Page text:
Keeping Healthy during Coronavirus
With the increased risk of COVID-19 and all the changes it has brought, not only to our workplace but to our lives, Levante wants to support its staff as they serve those most at risk in our communities: our seniors. Given the uncertainty of this pandemic, it is normal for healthcare workers to feel worried and transform that worry into action, especially when it is geared toward helping others. When these actions are sustained over time, without self-care, frontline staff are often in danger of over working at the expense of their own health.
We all know that the best thing we can do for our seniors (and our own families) is to care for ourselves. Making sure we are physically healthy and mentally resilient allows us to offer the best care to those around us. Whether you work on the front lines of healthcare, in housekeeping, laundry, dietary, or maintenance, we hope this webpage and the resources you find here will help you stay informed, take action, maintain healthy social connections and ultimately support your journey toward optimum mental and physical wellbeing during this time of pandemic and beyond.
To Levante Staff: Thanks for all you do!
If you are a frontline health service provider and would like to contact a psychologist at no cost, please visit the Canadian Psychological Association
What is it? Do I have it? What can I do to help myself or others?
Compassion Fatigue manifests through the physical and mental exhaustion and emotional withdrawal experienced by those who care for the sick, traumatized, or even their own family members, over an extended period of time. People with this kind of fatigue often describe a gradual negative shift in their world view and a preoccupation with the illness of others. They may experience ongoing stress and burnout, affecting their ability to be effective in their jobs and relate to their loved ones and friends.
Are you feeling overwhelmed lately? Know someone who does? Then its worth watching this video to gain additional insight into compassion fatigue and you can do to help yourself and others.
Eight Common Compassion Fatigue Indicators
Ways to Care for Yourself if You are Suffering from Compassion Fatigue
If you’ve done any research on Compassion Fatigue, you know that healing begins with awareness: recognizing and acknowledging you are in distress. If you answered yes to 4 or more of the above Compassion Fatigue Indicators, then congratulations! — you just became aware of what is going on inside you. The next step is figuring out what you need to live well. The video above mentions several ways to cultivate wellbeing: seek help through counseling, create boundaries, recognize you do no need to save everyone, practice mindfulness meditation, change the looping messages you hear, strengthen your resiliency. There are many self care to-do lists. Part of your job on the road to recovery is figuring out what you need to heal. If you are an introvert, you may need more time alone. If you are an extrovert, you may need more quality time with others. As you research, listen to what resonates with you and take steps to craft these things into your life. Why? Because you are worth it and deserve to live a beautiful, whole, life.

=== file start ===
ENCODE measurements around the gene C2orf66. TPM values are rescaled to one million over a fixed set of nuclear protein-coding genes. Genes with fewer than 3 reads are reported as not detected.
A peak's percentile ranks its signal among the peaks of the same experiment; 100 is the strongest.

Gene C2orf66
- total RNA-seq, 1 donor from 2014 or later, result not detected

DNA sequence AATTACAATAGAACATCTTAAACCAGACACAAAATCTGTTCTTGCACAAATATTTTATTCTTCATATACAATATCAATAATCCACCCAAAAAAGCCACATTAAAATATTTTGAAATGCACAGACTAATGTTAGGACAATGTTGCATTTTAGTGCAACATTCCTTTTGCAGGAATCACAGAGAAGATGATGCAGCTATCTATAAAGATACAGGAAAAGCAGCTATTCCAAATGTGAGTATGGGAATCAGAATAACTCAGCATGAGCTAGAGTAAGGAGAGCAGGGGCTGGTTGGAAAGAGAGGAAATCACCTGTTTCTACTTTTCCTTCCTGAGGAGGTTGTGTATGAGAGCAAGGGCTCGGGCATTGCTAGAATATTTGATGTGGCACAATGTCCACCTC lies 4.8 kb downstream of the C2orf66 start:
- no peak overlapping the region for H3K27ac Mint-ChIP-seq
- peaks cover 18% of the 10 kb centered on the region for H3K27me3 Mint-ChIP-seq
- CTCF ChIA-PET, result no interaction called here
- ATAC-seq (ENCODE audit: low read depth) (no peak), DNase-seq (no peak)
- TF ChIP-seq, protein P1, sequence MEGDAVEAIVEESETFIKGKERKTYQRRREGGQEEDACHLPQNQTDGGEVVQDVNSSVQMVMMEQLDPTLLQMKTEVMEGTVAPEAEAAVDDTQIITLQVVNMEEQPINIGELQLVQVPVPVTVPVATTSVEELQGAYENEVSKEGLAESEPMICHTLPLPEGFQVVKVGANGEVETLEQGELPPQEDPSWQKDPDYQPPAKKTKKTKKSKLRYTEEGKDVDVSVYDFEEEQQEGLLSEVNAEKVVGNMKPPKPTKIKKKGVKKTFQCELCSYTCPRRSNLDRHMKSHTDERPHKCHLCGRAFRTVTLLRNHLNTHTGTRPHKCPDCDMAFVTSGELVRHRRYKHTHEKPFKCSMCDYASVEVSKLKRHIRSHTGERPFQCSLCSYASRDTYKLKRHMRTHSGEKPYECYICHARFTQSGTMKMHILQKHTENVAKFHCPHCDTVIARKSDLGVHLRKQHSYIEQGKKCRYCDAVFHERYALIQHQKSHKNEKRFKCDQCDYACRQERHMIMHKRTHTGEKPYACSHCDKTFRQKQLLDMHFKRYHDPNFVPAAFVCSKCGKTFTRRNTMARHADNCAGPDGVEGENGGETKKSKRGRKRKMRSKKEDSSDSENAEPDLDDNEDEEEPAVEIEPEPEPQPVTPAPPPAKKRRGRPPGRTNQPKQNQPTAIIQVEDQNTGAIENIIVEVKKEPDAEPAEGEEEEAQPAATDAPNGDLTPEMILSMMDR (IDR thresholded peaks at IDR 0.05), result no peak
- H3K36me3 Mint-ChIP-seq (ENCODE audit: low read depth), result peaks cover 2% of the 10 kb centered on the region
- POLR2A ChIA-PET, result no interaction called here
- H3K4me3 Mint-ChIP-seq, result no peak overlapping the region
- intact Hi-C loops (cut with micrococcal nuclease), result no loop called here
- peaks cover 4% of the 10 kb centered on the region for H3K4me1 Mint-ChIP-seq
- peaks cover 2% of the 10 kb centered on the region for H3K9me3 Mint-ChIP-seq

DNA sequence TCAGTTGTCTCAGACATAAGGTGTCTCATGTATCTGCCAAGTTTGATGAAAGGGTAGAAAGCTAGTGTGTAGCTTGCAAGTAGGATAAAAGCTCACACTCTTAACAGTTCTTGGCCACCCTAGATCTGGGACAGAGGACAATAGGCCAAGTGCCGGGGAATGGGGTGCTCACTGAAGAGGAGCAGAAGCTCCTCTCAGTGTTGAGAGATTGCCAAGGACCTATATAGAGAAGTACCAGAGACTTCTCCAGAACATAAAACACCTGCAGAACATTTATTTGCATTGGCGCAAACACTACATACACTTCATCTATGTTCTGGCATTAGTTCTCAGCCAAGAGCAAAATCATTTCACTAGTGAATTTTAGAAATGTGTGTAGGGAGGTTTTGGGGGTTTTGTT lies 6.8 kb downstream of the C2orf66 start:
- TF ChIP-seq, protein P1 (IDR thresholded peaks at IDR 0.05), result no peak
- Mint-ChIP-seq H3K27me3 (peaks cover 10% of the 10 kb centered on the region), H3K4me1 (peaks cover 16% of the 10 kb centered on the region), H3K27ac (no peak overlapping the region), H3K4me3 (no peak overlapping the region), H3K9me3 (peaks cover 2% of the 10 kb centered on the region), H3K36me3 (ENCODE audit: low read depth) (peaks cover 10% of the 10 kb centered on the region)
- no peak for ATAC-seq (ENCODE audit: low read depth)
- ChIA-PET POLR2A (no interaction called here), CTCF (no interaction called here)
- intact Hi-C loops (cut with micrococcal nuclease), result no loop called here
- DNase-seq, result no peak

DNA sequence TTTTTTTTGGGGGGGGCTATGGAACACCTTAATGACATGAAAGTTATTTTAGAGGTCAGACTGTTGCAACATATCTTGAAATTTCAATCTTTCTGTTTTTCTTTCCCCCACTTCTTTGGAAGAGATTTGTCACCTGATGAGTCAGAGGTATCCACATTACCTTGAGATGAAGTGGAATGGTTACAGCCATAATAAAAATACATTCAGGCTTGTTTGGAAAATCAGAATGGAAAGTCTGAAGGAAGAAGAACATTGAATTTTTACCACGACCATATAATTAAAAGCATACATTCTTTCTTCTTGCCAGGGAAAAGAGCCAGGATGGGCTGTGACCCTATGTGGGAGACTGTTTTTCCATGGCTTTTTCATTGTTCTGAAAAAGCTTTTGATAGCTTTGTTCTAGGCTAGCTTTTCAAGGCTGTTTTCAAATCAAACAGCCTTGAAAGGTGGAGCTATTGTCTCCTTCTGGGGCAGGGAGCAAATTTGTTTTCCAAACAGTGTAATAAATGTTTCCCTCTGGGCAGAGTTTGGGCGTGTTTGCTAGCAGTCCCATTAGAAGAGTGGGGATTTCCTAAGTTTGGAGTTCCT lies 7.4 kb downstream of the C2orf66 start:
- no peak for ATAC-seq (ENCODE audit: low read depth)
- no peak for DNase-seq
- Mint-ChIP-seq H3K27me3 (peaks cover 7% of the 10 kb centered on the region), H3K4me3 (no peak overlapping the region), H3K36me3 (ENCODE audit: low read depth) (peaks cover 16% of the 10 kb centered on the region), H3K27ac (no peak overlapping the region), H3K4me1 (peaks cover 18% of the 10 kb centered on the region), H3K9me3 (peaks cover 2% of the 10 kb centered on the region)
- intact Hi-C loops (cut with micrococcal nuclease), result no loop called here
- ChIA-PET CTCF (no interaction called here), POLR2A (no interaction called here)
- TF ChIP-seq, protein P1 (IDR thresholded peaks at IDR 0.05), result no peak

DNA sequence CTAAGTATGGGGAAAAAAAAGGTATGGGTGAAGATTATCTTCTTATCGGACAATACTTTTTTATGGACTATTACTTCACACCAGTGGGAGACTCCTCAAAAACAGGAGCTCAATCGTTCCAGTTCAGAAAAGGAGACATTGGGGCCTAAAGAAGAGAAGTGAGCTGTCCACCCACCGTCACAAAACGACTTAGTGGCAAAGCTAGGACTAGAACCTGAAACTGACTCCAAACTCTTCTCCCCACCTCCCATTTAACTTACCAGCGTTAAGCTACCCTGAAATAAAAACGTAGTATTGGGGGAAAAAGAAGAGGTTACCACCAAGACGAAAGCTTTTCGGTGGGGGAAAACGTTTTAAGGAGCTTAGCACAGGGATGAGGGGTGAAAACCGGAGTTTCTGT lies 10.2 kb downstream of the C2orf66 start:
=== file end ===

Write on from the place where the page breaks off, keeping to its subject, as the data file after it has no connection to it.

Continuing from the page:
The following links have been carefully curated by Levante’s professional colleagues and are designed to help our staff, whether they are nurses, PSW’s working in housekeeping or dietary, work through the emotional health issues that can arise when you are busy taking care of others.
Compassion Fatigue Resources
Each of the links below have been carefully reviewed. It is our hope that you find them an excellent starting point:
Overcoming Compassion Fatigue and Building Resilience:
CAMH: Talking to Children About Covid and It’s Impact
How to Talk to Your Child about COVID
Video: How to Talk to Your Children about COVID
How to Deal with Joint Custody
“Rest and self-care are so important. When you take time to replenish your spirit, it allows you to serve others from the overflow. You cannot serve from an empty vessel.” — Eleanor Brown